National Underground Railroad Freedom Center. Photo by John Alexander Reese

Dear Editor:

Today, we continue to dream.

Today, we celebrate the monumental 1963 demonstration of shared humanity in pursuit of the coveted liberty and justice for all promised by our Constitution. A promise denied to people of color in this country for centuries.

Sixty years ago, Dr. King stood on the steps of the Lincoln Memorial, in the shadow of the Great Emancipator, delivering a speech to a quarter-million dreamers of all races, ethnicities, genders and faiths who, too, believed in the promise of liberty and justice for all. Three generations later, we remember his dream, but we must once again be called to action.

In front of the masses who had gathered in the sweltering August heat for the March on Washington for Jobs and Freedom, Dr. King declared, “1963 is not an end, but a beginning.”

“Now is the time to lift our nation from the quick sands of racial injustice to the solid rock of brotherhood. Now is the time to make justice a reality for all of God’s children.”

And while Jim Crow no longer rules the South and segregation is no longer the law of the land, too many remain shackled by oppression. LGBTQ+, Jewish, Latinx, AAPI, immigrant and yes, still Black communities remain the intentional targets of violence, legislation and systems that seek to oppress them. They continue to be disenfranchised and strategically blocked from our democracy’s most fundamental tenet – the right to vote.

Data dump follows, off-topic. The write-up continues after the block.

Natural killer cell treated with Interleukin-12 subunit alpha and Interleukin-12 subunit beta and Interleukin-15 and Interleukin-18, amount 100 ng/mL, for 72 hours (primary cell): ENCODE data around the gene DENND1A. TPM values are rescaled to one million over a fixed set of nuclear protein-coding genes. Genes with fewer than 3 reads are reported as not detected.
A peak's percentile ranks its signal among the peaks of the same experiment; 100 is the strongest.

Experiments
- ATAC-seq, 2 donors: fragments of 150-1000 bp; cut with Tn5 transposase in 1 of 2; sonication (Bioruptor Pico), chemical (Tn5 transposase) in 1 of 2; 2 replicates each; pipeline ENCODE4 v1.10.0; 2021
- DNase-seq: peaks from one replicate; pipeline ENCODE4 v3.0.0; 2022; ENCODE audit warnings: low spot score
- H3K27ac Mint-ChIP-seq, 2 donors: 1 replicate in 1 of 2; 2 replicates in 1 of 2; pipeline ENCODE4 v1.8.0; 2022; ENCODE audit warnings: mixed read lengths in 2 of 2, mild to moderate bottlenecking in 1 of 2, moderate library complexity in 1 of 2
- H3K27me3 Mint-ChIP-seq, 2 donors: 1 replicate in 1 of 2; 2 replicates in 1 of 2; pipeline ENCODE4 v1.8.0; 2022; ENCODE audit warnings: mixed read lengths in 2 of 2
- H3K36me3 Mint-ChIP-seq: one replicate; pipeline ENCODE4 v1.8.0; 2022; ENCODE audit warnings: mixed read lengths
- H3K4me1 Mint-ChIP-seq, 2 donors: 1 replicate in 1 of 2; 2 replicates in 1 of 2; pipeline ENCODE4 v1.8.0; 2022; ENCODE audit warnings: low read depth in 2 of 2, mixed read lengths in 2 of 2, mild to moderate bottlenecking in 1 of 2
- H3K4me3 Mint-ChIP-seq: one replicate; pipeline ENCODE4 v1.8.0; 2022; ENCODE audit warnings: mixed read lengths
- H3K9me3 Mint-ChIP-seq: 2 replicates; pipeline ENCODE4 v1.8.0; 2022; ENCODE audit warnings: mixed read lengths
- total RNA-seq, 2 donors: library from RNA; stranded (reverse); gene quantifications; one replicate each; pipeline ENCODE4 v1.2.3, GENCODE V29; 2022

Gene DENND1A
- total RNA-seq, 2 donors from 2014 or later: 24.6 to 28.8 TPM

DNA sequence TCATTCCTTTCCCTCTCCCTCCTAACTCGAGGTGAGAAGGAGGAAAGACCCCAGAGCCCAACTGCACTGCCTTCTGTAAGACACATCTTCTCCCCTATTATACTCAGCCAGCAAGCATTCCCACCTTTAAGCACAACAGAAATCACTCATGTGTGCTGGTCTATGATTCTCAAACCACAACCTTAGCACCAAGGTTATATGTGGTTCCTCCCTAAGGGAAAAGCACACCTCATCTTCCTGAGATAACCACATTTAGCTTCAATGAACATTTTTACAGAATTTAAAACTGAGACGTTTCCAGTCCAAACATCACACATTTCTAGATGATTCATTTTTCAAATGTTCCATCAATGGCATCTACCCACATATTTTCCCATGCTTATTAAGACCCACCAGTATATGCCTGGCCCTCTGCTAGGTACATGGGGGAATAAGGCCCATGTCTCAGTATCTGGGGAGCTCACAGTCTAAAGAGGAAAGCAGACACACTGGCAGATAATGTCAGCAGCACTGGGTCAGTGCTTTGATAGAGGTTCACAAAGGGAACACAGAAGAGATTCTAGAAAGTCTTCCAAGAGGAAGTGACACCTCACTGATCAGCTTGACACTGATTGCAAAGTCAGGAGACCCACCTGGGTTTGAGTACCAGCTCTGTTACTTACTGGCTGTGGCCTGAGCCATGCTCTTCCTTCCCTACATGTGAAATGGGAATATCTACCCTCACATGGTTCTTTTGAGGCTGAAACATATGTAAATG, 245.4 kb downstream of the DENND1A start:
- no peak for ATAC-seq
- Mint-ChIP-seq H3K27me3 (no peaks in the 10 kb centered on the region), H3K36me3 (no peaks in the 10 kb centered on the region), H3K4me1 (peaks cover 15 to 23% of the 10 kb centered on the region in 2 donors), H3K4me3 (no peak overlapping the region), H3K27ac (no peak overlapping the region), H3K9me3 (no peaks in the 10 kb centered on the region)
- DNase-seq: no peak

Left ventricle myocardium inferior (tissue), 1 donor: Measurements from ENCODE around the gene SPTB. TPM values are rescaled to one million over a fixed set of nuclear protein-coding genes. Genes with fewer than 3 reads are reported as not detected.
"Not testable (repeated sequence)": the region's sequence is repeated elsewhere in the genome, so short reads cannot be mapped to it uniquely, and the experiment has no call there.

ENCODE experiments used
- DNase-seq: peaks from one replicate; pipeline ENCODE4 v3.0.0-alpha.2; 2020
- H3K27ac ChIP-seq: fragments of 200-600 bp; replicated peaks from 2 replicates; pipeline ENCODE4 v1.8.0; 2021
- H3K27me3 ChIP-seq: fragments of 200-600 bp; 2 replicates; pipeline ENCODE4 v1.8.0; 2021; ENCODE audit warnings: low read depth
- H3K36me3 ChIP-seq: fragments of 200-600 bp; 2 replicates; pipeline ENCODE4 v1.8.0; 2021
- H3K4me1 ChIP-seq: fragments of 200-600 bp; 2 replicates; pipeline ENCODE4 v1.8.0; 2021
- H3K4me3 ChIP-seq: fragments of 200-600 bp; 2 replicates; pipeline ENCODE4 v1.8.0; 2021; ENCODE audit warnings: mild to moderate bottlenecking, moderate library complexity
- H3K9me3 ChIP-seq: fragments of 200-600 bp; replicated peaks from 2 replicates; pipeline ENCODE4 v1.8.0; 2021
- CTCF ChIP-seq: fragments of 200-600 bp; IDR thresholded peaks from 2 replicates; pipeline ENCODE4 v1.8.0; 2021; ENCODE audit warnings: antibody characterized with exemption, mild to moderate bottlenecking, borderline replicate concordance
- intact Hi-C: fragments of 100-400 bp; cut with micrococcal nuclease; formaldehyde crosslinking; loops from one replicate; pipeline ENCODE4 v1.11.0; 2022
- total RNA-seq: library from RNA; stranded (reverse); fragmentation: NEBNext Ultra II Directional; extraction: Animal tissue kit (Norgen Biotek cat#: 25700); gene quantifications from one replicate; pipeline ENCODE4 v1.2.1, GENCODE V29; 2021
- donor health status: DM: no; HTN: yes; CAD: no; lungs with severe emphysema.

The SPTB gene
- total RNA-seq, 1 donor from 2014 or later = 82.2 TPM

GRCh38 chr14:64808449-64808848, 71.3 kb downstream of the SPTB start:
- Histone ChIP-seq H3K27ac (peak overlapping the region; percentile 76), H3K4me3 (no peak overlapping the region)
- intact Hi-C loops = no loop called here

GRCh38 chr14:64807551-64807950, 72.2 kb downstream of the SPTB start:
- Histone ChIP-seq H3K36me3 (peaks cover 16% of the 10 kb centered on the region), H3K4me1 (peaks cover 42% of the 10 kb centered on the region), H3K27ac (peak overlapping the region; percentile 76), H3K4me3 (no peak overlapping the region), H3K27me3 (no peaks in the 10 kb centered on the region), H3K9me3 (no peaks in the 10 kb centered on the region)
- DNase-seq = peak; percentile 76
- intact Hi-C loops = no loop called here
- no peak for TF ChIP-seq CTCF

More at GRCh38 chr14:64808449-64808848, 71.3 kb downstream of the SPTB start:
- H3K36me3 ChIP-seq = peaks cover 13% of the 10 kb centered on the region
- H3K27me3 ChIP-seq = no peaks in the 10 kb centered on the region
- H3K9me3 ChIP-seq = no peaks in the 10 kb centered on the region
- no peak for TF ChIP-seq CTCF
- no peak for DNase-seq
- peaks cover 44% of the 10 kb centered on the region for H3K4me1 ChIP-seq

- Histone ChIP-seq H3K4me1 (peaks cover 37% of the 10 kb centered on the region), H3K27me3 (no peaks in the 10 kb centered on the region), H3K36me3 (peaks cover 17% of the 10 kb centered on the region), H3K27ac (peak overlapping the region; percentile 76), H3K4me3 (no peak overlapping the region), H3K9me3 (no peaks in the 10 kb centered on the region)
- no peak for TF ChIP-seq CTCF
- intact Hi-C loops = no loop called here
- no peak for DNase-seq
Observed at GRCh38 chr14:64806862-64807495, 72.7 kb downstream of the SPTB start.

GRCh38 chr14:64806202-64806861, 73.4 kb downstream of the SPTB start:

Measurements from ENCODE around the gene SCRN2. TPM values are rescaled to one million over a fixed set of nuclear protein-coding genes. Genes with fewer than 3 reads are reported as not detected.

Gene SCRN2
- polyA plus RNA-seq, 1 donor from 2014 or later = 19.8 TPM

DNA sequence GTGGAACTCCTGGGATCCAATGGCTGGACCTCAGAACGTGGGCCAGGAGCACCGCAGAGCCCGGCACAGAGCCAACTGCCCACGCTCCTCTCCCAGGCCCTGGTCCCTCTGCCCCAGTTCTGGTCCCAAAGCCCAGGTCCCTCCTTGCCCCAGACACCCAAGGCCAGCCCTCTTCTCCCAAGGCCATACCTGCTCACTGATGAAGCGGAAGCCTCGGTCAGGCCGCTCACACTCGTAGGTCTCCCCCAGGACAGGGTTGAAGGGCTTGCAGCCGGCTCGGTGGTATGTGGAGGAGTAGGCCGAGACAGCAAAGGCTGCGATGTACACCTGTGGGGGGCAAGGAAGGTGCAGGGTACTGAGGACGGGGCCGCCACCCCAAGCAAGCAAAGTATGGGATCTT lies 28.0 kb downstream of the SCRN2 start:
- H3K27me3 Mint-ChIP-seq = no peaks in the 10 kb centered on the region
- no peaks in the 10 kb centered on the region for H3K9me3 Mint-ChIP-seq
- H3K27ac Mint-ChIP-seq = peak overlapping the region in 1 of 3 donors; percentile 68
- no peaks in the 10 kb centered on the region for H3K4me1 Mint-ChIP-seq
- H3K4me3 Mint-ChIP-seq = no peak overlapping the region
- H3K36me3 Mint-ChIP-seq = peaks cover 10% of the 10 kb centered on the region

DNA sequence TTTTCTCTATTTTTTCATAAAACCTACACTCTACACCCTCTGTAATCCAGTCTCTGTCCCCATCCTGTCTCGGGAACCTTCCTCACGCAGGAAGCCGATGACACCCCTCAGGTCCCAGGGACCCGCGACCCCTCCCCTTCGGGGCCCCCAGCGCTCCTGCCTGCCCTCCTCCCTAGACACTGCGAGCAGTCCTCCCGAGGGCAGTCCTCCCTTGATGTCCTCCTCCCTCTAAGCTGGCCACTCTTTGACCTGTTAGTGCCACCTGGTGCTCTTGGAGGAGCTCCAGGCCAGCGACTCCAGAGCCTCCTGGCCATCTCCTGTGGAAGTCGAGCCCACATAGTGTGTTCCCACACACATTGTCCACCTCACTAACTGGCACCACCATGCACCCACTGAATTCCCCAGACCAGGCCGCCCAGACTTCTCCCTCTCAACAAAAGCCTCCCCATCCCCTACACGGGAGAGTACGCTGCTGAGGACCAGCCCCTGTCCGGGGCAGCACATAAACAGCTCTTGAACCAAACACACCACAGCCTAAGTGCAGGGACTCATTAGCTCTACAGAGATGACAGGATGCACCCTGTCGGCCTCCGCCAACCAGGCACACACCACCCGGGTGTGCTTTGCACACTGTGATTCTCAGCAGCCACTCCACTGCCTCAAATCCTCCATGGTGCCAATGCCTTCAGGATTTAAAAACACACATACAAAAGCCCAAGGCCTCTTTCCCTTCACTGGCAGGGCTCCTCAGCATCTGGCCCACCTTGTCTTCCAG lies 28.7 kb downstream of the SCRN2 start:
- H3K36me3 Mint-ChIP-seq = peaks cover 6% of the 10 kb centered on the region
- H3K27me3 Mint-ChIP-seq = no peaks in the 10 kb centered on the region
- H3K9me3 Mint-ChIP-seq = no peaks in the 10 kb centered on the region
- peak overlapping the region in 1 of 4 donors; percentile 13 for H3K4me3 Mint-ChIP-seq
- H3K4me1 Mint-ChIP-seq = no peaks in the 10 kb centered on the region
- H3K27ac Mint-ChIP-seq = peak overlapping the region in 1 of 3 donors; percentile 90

While Dr. King’s speech became the most memorable of that day, an excerpt from Cincinnati’s Reverend Fred L. Shuttlesworth’s impromptu speech right before Dr. King holds lasting power: “…We realize that if freedom belongs to anybody, it belongs to everybody, and until everybody has freedom, nobody is really free.”

As the giants of that era shake the manacles of mortal life and pass into immortality, we must not merely be the dreamers, but mightily be the leaders who will realize Dr. King’s dream, the American Dream, for all.

1963 was not an end, but the beginning. It is apparent that 2023 is not yet an end, but it must be a continuation of that march ahead.

This was, and continues to be, Dr. King’s hope. This is our generation’s call to action.

“With this faith we will be able to transform the jangling discords of our nation into a beautiful symphony of brotherhood.”

With resolve,

Woodrow Keown, Jr.

President & COO

National Underground Railroad Freedom Center

Editor’s Note: The views expressed in this commentary piece do not necessarily the express the opinions of The Cincinnati Herald.

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